Words: Heather Howard-Thompson
Heather Howard-Thompson is a Cognitive Behaviorioural Pyschotherapist and Director of Yorkshire Psychotherapy Limited, living in sunny Yorkshire.
What a year this has been! We’re all trying to juggle the normal life struggles with the added pressures of working from home, financial pressures, isolation, home schooling and continuing uncertainty. These all add up to overthinking, anxiety, stress, overwhelm and ultimately can make us pretty miserable. While there’s some light at the end of the tunnel, it can help to learn techniques to manage how you’re feeling until life can start to get back to some sense of normality. That’s where mindfulness can help. You might have heard of it; it’s been a bit of a buzzword for the last few years.
So, what is mindfulness?
Mindfulness is awareness, cultivated by paying attention in a sustained and particular way: on purpose, in the present moment and non-judgementally (Kabot-Zinn, 2012). It is a trainable skill of being more present and aware of our thoughts and feelings so that we are better able to manage them. Mindfulness is often taught to children and adults as part of treatment for common mental health problems, such as anxiety and depression. Mindfulness can dramatically reduce pain and the emotional reaction to it. Clinical trials show that mindfulness improves mood and quality of life in chronic pain conditions.
Research in Neuroscience has discovered that the brain can change its structure and activity. It is called Neuroplasticity. Kabot-Zinn* found that people who regularly practiced mindfulness showed more left-sided brain activity than right in important areas concerning emotional regulation. This suggests an increased ability to deal with situations in a more positive and balanced way. You might be thinking, sounds great, but I haven’t got time for it. The great thing about mindfulness is that you can integrate into your day-to-day activities!
5 Top tips for Informal Mindfulness Practices
1. Mindfulness in your normal routine
Pick an activity that constitutes part of your daily routine, such as brushing your teeth, shaving, making the bed, or taking a shower. When you do it, totally focus attention on what you’re doing: how your body feels, what you can taste, touch, smell, what you can see, hear, and so on, use your senses. Notice what’s happening with an attitude of curiosity.
For example, when you’re in the shower, notice the sounds of the water, notice the temperature of the water, and the feel of it in your hair, and on your body. Notice the smell of the soap and shampoo, and the feel of them against your skin. Notice the sight of the water on the walls or shower curtain, the water dripping down your body and the steam rising upward. Notice the movements of your arms as you wash. When thoughts arise, acknowledge them, and let them come and go like clouds passing in the sky. As soon as you realise that your mind has wandered, gently acknowledge it, note what the thought was that distracted you, and bring your attention back to the shower.
2. Mindfulness of domestic chores
Pick an activity such as ironing clothes, washing up, dusting—something mundane that you have to do (what I call boring jobs!) – and do it mindfully. For example, when ironing clothes, notice the colour and shape of the clothes, the sound of the steam, the creak of the ironing board, the faint sound of the iron moving over the material. Notice the grip of your hand on the iron, and the movement of your arm and your shoulder.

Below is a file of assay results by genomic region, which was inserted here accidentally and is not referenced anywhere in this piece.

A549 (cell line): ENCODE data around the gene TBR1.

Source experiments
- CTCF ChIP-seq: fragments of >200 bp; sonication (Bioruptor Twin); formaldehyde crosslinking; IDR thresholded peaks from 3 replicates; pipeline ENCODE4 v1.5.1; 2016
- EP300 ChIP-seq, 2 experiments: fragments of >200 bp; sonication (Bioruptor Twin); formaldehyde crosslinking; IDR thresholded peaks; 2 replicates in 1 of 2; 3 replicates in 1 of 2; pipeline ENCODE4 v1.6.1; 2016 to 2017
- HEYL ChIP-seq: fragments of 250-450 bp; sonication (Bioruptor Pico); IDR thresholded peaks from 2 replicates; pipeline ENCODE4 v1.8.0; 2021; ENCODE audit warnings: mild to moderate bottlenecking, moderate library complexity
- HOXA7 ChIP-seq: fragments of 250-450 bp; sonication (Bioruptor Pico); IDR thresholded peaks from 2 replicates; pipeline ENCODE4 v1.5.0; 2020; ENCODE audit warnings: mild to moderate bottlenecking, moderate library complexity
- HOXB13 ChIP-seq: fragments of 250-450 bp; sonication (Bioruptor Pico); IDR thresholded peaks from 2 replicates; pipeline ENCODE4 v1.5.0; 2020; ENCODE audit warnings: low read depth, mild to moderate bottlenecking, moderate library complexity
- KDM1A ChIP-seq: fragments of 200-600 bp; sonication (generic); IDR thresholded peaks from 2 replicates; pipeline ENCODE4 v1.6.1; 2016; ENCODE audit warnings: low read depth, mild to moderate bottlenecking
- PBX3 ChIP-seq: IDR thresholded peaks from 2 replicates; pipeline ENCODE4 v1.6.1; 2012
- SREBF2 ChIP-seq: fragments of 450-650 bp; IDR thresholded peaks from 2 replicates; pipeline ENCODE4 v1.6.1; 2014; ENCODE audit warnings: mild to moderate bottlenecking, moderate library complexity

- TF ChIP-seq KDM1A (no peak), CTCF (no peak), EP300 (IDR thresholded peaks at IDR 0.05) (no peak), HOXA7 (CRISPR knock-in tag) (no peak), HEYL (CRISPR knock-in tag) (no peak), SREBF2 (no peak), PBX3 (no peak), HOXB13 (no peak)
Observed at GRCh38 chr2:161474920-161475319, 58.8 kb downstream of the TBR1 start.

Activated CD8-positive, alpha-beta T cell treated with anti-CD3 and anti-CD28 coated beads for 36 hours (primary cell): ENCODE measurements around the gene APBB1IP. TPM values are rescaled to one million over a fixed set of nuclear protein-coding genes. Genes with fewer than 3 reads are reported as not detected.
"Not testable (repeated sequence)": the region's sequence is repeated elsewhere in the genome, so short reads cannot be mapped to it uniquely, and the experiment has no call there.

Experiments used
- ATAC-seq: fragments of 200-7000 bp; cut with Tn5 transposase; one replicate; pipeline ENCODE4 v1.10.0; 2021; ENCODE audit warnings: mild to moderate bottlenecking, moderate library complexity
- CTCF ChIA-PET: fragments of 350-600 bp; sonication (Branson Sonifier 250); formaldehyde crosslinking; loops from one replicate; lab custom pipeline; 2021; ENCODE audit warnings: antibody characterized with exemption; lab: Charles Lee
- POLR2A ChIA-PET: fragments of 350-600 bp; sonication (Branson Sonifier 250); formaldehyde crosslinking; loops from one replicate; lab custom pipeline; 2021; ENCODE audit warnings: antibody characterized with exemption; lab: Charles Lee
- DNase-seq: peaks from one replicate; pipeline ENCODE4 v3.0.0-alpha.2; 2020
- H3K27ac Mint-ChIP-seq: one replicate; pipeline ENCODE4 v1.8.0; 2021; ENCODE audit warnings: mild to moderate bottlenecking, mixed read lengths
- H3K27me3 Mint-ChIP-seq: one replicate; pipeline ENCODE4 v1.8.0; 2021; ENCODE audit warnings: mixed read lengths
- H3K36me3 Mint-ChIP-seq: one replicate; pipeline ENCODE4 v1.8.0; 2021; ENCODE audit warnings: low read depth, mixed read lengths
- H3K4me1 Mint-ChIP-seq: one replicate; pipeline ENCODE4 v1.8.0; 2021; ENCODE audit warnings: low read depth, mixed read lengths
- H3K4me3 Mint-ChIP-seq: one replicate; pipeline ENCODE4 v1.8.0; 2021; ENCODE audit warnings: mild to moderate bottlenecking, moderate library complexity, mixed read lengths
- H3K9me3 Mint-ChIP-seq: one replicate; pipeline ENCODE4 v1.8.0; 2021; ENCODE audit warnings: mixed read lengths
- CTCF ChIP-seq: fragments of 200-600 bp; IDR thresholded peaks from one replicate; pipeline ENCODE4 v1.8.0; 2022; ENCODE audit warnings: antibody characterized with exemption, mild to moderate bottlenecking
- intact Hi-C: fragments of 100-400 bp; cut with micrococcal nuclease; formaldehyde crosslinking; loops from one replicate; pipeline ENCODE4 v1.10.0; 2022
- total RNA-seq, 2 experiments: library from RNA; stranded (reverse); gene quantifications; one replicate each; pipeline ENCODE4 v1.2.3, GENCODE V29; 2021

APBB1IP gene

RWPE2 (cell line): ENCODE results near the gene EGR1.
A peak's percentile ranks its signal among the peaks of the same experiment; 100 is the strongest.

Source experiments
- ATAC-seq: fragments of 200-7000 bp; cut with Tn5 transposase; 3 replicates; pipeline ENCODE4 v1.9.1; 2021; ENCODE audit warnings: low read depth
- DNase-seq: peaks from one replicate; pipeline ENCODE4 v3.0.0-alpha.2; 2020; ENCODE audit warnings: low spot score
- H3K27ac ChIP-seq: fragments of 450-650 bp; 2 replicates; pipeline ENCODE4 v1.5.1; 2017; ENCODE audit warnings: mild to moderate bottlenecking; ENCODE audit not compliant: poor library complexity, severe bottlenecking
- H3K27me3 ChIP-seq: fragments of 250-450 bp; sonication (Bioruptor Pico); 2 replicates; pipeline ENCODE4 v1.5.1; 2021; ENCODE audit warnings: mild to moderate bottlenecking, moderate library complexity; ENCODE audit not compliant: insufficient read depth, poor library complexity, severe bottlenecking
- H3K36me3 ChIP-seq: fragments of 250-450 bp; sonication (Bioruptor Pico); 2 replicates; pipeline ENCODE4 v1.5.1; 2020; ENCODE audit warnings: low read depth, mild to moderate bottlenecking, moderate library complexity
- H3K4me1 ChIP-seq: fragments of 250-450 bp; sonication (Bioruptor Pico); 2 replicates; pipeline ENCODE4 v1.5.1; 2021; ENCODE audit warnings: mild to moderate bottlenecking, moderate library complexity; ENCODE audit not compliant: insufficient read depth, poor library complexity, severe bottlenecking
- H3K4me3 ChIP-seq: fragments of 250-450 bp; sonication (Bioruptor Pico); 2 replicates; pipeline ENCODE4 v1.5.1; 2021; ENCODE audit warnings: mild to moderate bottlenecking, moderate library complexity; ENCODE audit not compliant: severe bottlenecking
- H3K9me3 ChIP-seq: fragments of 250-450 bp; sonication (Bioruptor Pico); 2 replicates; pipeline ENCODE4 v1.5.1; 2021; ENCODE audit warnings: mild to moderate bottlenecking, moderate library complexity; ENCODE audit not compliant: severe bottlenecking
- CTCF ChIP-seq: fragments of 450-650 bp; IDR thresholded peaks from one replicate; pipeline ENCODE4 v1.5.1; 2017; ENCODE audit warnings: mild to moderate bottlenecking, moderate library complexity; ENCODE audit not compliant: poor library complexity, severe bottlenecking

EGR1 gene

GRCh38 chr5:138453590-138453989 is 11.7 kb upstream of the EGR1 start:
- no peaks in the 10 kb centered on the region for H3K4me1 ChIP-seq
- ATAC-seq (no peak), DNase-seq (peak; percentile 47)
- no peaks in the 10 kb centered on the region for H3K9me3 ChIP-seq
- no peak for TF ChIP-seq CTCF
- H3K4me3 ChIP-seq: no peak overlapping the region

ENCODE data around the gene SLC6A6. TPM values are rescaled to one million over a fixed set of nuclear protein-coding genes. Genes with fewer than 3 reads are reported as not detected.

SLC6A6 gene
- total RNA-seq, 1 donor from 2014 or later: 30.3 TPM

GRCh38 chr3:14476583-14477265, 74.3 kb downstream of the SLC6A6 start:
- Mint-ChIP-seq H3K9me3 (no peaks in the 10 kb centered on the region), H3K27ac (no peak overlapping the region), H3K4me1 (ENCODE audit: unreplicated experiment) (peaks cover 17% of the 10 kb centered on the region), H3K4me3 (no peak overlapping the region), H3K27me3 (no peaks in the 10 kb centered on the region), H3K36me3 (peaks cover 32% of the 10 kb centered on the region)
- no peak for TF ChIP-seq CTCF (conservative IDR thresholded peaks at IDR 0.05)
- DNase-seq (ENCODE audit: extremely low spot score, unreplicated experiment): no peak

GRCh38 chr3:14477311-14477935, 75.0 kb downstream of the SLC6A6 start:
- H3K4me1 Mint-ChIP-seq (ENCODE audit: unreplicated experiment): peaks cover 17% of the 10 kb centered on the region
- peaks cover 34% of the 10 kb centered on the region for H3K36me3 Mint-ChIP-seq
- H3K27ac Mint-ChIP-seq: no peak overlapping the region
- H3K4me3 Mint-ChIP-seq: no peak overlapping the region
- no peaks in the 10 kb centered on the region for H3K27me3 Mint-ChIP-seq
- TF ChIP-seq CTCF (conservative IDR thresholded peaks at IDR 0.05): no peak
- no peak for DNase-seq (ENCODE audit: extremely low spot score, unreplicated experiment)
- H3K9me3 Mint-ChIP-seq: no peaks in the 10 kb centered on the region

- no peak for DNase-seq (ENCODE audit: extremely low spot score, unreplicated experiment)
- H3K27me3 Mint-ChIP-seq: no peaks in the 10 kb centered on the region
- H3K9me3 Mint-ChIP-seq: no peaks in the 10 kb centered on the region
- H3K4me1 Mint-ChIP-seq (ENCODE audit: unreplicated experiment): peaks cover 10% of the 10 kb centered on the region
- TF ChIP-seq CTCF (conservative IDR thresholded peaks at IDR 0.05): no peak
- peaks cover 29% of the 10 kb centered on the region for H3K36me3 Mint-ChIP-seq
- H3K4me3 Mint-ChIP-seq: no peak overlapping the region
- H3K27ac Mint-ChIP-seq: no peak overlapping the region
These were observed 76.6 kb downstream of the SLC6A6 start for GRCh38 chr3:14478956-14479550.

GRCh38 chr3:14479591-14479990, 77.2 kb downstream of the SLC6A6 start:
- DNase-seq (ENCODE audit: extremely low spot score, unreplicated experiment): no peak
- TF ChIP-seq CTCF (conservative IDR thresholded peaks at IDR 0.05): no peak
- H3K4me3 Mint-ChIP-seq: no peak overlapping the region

If boredom or frustration arises, simply acknowledge it, and bring your attention back to the task at hand. When thoughts arise, acknowledge them, let them be, and bring your attention back to what you’re doing.
3. Mindfulness of pleasant activities
Pick an activity you enjoy such as cuddling with a loved one, stroking the cat, playing with the dog, walking in the park, listening to music, gardening, taking a bath, and so on.
Do this activity mindfully: engage in it fully, using all five of your senses, and savour every moment. If and when your attention wanders, as soon as you realise it, note what distracted you, and re-engage in whatever you’re doing.
4. Mindful walking
When you’re out on a walk, take time to pay attention to the feeling of your feet on the floor, the sensation of your arms as they swing back and forwards. Notice the temperature, what you can see, hear, how your body feels. Again, if your mind wanders (which it will!) try and bring it back to noticing while you walk, without judging yourself.
5. Mindful eating (my favourite!)
We often eat mindlessly, without paying much attention. Try eating a meal mindfully. Eat slowly, savouring every mouthful. Notice the smells, the sensation of your mouth watering at the thought of food, your stomach rumbling. Chew each mouthful slowly and purposefully and you’ll see how much more flavourful your food tastes!
I hope you find the exercises helpful, remember to keep practicing, they get easier the more you try.
You can follow me on Facebook where I have quite a few mindfulness exercise videos and on Instagram @yorkshirepsychotherapy. On our website we have some helpful blog posts about managing through the current pandemic and more information about the services we offer.
We have a great team of experienced mental health professionals who offer a range of evidence-based therapies for mental health issues. All our therapies can be accessed via online platforms (Zoom, Facetime, Skype, Microsoft Teams, WhatsApp) and you don’t have to live in Yorkshire to access us!
*Kabut-Zinn J (2013) Full Catastrophe Living: How to cope with stress, pain and illness using mindfulness meditation. Piatkus